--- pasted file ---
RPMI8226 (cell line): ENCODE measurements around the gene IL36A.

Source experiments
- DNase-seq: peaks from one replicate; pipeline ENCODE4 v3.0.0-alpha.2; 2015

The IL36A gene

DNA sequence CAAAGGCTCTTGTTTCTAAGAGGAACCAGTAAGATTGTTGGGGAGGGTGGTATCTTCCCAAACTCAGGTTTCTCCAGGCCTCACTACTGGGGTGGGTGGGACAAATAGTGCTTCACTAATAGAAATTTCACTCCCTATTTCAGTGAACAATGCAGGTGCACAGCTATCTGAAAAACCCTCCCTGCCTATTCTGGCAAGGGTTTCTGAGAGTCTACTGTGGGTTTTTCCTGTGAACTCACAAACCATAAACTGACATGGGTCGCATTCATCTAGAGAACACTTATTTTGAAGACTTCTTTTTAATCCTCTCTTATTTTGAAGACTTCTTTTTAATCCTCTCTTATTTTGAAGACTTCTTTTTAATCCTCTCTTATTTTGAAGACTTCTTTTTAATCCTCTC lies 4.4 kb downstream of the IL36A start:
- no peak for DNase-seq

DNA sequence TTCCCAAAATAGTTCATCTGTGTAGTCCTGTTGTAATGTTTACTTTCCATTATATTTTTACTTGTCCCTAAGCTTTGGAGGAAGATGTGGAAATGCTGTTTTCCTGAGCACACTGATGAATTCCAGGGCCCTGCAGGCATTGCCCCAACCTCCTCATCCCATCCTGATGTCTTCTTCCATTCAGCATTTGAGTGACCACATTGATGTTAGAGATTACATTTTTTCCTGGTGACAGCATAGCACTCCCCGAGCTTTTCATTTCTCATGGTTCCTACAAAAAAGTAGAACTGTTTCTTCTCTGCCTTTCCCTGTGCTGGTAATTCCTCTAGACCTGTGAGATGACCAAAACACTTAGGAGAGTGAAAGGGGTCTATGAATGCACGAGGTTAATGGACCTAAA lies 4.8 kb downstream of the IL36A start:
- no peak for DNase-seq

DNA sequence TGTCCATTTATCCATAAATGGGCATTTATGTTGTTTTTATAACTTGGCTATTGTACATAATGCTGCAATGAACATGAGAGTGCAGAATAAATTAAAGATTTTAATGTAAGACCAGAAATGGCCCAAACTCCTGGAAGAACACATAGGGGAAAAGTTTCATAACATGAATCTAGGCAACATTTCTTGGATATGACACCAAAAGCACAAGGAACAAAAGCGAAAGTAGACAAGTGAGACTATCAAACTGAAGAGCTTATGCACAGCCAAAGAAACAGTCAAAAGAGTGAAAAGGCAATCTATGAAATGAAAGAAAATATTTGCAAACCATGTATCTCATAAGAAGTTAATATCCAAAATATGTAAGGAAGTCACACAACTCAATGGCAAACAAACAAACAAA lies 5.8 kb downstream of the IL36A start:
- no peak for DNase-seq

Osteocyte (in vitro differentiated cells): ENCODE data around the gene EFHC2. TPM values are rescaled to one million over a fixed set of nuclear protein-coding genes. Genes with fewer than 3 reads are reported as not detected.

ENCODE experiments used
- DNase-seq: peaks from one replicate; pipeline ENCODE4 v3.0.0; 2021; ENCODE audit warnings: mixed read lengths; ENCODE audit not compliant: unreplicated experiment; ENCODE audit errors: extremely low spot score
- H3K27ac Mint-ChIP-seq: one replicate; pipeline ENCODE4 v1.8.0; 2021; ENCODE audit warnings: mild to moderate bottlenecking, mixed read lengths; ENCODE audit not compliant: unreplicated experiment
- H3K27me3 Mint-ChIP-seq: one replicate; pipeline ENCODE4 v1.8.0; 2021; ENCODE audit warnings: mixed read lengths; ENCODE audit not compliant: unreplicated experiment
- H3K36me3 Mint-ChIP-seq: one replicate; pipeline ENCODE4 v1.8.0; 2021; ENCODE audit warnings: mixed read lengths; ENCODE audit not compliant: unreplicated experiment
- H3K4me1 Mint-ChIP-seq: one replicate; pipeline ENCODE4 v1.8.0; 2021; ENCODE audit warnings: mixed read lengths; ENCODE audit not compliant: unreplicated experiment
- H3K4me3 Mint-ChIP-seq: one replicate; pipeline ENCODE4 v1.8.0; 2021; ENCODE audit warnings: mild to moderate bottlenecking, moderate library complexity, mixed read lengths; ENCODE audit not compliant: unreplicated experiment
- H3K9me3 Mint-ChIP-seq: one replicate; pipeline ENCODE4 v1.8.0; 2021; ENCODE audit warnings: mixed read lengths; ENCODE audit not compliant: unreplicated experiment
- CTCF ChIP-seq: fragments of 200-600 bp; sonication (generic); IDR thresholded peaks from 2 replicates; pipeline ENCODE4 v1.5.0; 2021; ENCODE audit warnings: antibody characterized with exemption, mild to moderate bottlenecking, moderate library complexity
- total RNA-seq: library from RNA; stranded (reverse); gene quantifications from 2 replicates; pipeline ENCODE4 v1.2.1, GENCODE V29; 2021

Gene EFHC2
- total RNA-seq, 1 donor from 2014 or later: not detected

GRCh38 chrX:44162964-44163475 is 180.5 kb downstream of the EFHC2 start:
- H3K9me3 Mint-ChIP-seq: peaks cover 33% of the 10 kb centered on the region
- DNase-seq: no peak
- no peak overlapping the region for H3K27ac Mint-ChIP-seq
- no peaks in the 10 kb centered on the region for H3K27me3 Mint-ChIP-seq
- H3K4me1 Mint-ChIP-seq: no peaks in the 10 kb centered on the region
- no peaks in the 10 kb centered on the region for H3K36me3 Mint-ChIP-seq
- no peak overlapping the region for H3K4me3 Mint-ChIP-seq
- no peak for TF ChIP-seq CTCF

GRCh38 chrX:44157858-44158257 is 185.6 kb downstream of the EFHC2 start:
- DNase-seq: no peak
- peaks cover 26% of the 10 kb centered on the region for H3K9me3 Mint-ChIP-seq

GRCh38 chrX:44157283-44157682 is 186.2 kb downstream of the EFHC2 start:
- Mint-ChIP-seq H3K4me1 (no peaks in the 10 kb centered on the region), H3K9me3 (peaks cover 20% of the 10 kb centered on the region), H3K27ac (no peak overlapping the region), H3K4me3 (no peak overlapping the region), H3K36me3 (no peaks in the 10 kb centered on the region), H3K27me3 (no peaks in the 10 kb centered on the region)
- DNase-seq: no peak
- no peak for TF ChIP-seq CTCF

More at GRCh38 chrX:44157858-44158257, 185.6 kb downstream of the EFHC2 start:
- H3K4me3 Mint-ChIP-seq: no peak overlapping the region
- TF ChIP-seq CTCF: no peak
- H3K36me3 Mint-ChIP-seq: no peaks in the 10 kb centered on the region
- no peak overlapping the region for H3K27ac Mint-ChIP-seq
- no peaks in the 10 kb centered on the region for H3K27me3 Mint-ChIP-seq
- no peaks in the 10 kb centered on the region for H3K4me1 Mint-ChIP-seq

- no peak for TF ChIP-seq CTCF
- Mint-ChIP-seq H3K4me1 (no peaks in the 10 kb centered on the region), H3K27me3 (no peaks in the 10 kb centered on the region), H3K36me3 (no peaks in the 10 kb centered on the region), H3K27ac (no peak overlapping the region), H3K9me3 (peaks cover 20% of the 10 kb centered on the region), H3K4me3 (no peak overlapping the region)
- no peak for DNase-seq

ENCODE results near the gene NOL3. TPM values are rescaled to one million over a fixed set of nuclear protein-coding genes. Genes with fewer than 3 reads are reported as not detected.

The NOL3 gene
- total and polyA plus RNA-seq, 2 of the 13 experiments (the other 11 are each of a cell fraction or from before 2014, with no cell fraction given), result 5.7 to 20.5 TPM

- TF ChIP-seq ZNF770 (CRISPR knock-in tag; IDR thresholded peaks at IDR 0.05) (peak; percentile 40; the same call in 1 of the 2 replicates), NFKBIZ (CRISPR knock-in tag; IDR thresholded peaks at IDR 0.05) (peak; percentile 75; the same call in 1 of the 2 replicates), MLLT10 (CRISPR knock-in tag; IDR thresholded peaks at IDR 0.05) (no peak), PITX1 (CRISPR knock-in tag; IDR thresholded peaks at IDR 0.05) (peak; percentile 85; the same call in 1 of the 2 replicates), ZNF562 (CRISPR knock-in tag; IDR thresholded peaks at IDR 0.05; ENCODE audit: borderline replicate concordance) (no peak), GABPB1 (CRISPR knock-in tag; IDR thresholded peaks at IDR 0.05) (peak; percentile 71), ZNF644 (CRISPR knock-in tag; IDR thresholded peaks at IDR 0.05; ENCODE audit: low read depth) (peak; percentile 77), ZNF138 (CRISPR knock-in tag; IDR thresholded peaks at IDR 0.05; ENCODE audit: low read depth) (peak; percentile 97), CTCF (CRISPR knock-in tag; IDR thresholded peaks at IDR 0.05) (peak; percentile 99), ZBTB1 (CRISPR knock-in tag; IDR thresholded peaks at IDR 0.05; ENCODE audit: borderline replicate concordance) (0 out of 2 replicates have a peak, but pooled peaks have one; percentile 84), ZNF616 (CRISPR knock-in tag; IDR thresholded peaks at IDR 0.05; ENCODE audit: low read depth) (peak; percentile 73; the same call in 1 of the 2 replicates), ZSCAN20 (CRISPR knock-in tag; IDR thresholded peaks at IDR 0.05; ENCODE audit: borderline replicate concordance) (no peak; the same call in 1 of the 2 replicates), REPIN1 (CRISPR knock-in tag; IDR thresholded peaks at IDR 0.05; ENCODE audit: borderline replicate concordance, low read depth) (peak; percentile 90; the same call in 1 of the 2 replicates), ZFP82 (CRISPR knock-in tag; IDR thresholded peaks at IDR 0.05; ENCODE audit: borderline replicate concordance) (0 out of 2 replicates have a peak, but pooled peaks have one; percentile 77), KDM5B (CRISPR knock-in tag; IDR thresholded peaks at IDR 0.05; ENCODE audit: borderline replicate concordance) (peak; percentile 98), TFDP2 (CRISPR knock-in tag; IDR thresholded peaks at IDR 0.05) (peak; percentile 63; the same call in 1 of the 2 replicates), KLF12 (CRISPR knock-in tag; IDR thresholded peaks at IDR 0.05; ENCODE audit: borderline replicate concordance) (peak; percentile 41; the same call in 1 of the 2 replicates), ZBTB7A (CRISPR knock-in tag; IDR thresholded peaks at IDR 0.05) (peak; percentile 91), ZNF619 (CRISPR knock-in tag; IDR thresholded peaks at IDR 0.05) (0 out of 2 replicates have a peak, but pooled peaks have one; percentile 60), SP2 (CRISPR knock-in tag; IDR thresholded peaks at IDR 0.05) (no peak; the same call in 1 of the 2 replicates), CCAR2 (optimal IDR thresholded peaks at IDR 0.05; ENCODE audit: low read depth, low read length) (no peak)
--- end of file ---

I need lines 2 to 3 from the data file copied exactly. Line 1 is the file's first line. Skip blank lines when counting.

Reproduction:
Source experiments
- DNase-seq: peaks from one replicate; pipeline ENCODE4 v3.0.0-alpha.2; 2015